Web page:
It is easier to find a good driving position, especially for your legs. However, narrower driving shoes are still recommended to prevent you from pressing two pedals at the same time… But the most difficult part remains getting in and out, which requires some acrobatics. Especially in wet weather, with the fabric roof in place. However, you can opt for a removable steering wheel (+ 235 euros). This is not only useful for getting your pants dirty on the greasy hub, but it also makes access on board easier. And it’s fun to brag about…
For once we’re not talking about touch screens or connectivity. There is not even a radio on board. The only speaker here takes the form of a huge exhaust on the side! Furthermore, at first glance it is a rather bare dashboard. For example, you may search in vain for levers with automatically returning turn signals. You have to manually press a switch in the desired direction (and don’t forget to turn it off again after the maneuver…). You have to find the controls for the heating (also an option) somewhere near your knees.
The first meters in traffic also take some getting used to. The steering wheel is heavy due to the lack of power assistance and its fairly direct design. The brake pedal is also bone hard and upon first push gives the impression of no brakes at all. Moreover, it does not exactly inspire confidence to drive this low car among the current horde of SUVs in traffic… Not to mention the cold sweat you get from the quality of the Belgian road network! Between the holes and bumps you have to pay constant attention with a crankcase that is so close to the ground…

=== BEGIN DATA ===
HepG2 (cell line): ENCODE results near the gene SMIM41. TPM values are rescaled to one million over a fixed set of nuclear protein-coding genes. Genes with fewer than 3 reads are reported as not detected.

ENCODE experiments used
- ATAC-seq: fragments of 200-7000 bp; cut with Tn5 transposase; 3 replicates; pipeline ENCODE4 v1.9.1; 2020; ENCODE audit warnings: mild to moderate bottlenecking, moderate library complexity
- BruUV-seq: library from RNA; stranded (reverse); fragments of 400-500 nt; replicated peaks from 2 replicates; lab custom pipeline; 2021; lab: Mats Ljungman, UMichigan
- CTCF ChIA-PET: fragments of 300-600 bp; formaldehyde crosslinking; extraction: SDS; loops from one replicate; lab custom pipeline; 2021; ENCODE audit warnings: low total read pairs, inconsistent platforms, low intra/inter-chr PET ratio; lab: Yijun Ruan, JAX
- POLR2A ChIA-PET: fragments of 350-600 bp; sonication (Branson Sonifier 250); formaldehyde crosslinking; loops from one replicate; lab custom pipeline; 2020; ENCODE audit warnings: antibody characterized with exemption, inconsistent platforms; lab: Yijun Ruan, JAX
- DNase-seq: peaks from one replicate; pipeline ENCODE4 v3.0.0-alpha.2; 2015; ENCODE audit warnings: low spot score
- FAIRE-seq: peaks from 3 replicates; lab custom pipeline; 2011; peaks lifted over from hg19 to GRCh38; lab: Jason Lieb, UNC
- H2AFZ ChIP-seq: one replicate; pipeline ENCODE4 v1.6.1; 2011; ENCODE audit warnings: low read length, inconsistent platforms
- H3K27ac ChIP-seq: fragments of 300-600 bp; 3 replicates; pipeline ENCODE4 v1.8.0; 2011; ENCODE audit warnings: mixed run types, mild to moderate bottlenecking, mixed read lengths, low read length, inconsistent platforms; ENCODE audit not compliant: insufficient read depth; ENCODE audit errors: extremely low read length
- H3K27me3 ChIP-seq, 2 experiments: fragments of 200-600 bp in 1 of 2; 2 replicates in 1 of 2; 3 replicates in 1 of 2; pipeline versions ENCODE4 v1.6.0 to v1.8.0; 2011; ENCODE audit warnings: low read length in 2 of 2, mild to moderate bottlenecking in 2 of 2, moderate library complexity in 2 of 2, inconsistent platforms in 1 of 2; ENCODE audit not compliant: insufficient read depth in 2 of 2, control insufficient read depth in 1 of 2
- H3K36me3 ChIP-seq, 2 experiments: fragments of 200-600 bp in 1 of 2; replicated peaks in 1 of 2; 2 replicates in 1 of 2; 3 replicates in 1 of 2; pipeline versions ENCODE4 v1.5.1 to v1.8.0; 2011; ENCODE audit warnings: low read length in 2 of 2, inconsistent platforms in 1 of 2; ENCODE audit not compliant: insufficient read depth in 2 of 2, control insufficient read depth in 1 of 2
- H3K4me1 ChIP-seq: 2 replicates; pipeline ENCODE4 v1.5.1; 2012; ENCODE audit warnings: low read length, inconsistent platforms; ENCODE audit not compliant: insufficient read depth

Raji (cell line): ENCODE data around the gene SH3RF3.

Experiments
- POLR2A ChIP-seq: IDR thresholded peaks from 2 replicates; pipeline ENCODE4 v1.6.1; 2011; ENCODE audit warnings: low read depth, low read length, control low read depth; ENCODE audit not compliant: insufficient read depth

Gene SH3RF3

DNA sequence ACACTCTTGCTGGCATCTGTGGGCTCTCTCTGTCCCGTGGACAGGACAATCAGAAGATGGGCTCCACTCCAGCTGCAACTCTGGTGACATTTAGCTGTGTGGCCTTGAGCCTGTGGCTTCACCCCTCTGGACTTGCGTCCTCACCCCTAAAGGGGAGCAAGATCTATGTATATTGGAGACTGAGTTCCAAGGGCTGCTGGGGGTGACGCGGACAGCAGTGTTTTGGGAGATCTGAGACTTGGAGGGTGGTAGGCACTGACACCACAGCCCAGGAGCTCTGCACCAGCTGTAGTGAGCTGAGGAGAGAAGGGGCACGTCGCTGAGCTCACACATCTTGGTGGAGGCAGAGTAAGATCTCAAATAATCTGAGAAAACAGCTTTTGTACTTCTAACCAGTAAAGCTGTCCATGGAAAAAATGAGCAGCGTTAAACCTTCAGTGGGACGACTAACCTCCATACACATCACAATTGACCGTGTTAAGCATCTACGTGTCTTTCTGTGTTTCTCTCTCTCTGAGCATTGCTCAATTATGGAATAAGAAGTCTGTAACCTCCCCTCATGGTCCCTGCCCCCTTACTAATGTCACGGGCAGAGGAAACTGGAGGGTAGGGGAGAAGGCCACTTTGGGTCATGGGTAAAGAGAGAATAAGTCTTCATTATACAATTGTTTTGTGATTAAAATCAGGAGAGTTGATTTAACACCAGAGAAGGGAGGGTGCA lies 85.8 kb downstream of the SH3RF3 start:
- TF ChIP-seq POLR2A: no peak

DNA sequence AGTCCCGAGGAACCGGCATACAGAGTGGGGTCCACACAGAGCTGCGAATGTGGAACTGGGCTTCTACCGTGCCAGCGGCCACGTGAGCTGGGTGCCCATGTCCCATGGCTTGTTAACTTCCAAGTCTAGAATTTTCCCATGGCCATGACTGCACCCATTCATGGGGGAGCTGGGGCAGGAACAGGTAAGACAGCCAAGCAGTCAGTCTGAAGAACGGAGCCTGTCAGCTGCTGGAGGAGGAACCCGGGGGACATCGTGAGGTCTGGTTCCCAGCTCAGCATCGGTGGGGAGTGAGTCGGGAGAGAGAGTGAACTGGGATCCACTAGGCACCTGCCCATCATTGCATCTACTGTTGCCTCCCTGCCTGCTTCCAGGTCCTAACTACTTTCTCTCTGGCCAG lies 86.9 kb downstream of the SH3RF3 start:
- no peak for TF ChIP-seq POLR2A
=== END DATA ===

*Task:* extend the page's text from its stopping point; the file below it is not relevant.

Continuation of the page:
And then we haven’t even mentioned the highway, with all the noise that entails. Yet the suspension comfort is surprisingly good in this stripped-down soapbox. Even with the stiffer suspension of the R, the damping remains very good. One of the countless benefits of low weight…
Sportsmanship on merit
Once the roads open up and start to wind, the fun you can get from this timeless machine is undeniable. They are sensations that resemble driving a vintage car, pure and unfiltered, but with the efficiency and performance of a modern car. However, you have to earn it to experience driving pleasure behind the wheel of a Caterham: you need a firm grip to turn the small steering wheel, a muscular calf to press the brake pedal hard enough and a certain driving skill to tame the beast when the grip fails. The electronics cannot save you here, you have to dose, counter-steer, and so on. Real driving and driving!